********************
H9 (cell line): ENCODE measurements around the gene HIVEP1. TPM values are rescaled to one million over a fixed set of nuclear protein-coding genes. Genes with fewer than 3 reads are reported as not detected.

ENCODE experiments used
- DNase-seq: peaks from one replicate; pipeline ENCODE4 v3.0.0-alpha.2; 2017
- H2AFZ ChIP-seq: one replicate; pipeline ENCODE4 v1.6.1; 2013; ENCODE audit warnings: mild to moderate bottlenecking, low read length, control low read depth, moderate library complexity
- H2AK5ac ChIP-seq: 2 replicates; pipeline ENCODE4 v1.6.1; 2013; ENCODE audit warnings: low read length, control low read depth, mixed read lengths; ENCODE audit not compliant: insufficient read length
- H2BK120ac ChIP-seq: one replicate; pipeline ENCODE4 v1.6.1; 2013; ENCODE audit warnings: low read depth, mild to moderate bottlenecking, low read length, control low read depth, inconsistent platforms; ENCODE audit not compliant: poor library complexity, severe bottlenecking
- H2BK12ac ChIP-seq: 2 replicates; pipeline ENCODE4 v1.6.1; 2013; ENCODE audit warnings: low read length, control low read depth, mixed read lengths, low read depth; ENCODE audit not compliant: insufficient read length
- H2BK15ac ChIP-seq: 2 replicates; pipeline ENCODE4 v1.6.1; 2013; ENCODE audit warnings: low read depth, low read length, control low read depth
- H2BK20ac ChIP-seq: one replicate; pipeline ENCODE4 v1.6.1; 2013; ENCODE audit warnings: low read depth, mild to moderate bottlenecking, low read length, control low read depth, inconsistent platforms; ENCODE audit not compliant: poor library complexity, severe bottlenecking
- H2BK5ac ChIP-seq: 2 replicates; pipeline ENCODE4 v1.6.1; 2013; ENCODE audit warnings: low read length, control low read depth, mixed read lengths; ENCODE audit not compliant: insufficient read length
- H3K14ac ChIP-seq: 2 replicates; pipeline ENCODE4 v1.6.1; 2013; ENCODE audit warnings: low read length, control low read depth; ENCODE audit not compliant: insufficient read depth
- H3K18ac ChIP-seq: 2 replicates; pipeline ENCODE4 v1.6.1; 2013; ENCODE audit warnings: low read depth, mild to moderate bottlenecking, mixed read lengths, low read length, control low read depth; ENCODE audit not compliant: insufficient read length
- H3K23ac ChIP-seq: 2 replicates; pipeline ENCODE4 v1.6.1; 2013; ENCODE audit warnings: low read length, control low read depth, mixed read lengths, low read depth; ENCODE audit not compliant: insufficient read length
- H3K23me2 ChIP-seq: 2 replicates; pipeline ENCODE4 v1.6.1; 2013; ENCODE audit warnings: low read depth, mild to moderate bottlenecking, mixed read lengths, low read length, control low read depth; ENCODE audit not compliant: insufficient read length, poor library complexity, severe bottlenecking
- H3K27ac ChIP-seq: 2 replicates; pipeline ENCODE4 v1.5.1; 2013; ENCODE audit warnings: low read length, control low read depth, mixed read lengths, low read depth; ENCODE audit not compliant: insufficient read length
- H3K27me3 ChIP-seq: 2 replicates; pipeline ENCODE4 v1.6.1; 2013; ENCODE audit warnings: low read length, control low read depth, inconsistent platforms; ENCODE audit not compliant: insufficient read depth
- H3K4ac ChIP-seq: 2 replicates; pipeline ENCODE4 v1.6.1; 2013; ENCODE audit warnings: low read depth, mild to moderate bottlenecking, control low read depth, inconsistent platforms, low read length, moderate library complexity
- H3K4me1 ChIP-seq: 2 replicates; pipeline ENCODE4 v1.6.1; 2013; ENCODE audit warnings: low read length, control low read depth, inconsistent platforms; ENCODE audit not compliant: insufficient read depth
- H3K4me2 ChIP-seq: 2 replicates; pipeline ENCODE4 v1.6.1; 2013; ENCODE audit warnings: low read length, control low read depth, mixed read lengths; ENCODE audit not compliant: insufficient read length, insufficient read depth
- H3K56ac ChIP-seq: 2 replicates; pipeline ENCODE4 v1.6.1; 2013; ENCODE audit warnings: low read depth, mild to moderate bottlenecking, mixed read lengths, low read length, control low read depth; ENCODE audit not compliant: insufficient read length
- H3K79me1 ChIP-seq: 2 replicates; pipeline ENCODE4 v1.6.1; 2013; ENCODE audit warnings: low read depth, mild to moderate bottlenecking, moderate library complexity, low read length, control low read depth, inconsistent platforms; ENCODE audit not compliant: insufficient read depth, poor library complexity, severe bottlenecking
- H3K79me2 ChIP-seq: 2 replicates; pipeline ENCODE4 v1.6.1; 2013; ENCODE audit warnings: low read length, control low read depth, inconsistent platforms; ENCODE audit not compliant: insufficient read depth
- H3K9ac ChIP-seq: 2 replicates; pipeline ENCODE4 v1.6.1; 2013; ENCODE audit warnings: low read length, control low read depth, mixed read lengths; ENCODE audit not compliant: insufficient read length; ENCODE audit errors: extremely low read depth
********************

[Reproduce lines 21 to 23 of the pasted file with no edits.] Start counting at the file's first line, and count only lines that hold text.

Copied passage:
- H3K79me1 ChIP-seq: 2 replicates; pipeline ENCODE4 v1.6.1; 2013; ENCODE audit warnings: low read depth, mild to moderate bottlenecking, moderate library complexity, low read length, control low read depth, inconsistent platforms; ENCODE audit not compliant: insufficient read depth, poor library complexity, severe bottlenecking
- H3K79me2 ChIP-seq: 2 replicates; pipeline ENCODE4 v1.6.1; 2013; ENCODE audit warnings: low read length, control low read depth, inconsistent platforms; ENCODE audit not compliant: insufficient read depth
- H3K9ac ChIP-seq: 2 replicates; pipeline ENCODE4 v1.6.1; 2013; ENCODE audit warnings: low read length, control low read depth, mixed read lengths; ENCODE audit not compliant: insufficient read length; ENCODE audit errors: extremely low read depth